Thank you very much, I have heard of dog star daily and now making my way through it. I will also check out the other sites too.

This is all very interesting stuff. I'm definitely going to use it. Perhaps what I called "tantrums" were in fact him over stimulated. I have a read of the sites you suggested and hopefully things will become clearer.

When you are rewarding are you using treats as well ?

As I write this, Dash an I are in the front garden, I'm sat on a bench and he's at my feet , now sleeping. I've saying "good boy" for him doing nothing and being calm - is this a good thing to do as well?

Thank you for taking the time to explain things to this new puppy owner! Like I said, I want to do the best thing for him.

Yes I use treats. They are made by a friend of mine as I can't bear making them myself.  Liver, a small amount of garlic, and she uses spelt flour and another ladies treats I use contain rice flour. So to the dog they are very high value, very tasty, and soft enough that they can be broken up into very small pieces.  When I use treats I only give very small pieces, but when the dog does something really well I give a jackpot.  I start to reduce the treats as the dogs understanding increases, and then when fully understanding they are completely withdrawn unless I am feeling very generous and  they are being very appealing. 

When Dash is selling down and being good, I start naming what they are doing "good boy, settle down" and repeat those words every time they do it until they associate the words with the action (which is one of the ways we learn language). You have to also bear in mind that we have about 63,000 words in the human language but dogs can only understand to up to about 260 when they have been specifically taught. I have worked out that my Tally knows about 125 with Barkley and DaisyMae understanding about 90 each. I have taught Tally more tricks than Barkley and DaisyMae.  I have also taught  them the name of varioud items such as socks, keys, gloves, phone, pens, all the things I loose on a regular basis so  that they find them and bring them to me,. Started teaching this out of the puppy 'naughtiness' turning naughty behaviour into positive things :-D Again rewarding the correct responses :-)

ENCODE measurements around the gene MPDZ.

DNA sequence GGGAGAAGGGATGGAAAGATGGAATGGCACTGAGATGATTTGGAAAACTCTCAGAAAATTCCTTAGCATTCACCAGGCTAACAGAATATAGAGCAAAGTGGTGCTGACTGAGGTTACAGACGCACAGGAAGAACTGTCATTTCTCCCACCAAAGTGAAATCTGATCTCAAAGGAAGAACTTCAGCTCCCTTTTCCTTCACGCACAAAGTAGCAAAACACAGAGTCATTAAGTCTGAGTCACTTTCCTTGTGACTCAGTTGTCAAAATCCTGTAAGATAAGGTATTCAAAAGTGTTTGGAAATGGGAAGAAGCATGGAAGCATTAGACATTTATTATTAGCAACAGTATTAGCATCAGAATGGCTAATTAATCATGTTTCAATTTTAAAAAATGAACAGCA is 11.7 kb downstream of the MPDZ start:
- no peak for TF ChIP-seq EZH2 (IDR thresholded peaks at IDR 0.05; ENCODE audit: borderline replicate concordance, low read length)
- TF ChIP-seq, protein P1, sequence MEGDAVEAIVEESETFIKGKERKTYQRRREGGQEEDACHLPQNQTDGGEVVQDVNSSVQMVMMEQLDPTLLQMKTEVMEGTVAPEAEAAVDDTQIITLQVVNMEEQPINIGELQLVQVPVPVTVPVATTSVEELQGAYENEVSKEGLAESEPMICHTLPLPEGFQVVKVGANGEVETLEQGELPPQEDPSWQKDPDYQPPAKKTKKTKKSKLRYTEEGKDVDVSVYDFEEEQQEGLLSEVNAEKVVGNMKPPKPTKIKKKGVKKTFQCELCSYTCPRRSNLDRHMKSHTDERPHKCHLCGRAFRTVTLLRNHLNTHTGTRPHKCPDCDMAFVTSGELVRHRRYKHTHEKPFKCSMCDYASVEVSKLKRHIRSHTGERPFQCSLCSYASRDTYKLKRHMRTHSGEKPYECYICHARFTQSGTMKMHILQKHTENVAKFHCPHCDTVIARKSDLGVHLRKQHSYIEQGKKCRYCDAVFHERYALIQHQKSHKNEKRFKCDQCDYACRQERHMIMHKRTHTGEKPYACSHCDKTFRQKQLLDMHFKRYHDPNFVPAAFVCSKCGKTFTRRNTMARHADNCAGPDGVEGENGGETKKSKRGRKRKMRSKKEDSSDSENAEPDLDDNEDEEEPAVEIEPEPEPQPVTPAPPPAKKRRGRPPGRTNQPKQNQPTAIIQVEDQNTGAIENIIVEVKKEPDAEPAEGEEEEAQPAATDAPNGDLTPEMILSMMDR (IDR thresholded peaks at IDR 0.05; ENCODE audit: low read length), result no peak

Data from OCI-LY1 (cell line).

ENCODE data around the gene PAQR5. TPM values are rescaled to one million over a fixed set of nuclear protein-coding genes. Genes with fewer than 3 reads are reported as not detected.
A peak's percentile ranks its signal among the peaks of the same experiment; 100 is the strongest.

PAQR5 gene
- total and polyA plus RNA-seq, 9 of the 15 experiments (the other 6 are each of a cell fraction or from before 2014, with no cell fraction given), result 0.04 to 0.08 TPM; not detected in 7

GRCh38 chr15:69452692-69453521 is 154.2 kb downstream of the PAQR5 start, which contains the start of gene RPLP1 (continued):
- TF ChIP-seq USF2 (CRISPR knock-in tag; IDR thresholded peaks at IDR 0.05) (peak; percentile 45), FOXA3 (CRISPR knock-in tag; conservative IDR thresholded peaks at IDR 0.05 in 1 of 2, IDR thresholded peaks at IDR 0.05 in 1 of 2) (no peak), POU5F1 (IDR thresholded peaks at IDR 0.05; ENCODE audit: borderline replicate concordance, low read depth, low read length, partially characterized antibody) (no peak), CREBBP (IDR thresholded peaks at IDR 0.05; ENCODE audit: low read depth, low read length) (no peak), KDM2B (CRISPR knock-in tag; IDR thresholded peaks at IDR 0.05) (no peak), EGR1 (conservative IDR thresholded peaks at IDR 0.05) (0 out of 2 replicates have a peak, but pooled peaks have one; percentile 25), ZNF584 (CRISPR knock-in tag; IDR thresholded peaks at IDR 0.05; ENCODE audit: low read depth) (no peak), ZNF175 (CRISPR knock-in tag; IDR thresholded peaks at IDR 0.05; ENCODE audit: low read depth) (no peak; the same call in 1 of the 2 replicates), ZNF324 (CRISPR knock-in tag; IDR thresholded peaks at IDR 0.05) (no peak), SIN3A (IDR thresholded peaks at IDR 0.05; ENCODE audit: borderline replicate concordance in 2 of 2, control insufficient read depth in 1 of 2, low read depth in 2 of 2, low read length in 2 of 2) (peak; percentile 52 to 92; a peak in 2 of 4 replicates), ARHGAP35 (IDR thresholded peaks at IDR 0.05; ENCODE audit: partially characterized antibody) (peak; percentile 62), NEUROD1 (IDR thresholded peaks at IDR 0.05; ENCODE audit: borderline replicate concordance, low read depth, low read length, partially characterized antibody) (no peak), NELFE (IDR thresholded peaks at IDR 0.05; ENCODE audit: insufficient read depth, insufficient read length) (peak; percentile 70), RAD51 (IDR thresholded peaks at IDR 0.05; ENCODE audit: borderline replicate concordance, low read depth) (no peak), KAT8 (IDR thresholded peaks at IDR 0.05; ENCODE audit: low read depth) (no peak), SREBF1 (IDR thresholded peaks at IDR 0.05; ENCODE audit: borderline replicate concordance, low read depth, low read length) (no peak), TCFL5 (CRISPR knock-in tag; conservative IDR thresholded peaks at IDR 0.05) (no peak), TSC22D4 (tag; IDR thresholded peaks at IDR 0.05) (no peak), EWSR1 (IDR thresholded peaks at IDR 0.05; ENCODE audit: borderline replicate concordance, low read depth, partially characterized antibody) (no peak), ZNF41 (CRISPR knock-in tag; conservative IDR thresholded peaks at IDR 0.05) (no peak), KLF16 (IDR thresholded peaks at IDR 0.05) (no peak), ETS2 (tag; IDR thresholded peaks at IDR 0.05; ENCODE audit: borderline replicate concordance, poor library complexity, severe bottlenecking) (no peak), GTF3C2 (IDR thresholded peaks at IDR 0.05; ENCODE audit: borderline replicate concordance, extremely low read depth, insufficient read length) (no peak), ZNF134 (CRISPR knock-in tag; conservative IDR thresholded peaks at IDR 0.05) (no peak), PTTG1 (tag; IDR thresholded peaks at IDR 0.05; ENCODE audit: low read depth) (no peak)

Hi Fran,

I have read that garlic is toxic to dogs. I understand that the amount in the treats is probably tiny and unlikely to cause a problem for large dogs, or with infrequent treats, but is there any particular reason that garlic is added to the treats?

Thank you Becky for being open minded to try with your puppy. They are like kids when very tired they can become cheeky they need to sleep but like kids fight it. Always busy early morning and evenings. Please as Fran said forget all this Alpha crap. We bring them into our home they have no language at all they read your body signals and as in traing hand signals. Dog Star Daily have puppy training videos on the site. Dr. ian Dunbar started the food reward and training pups at 8 weeks old. It is a brilliant site all done on gentle training.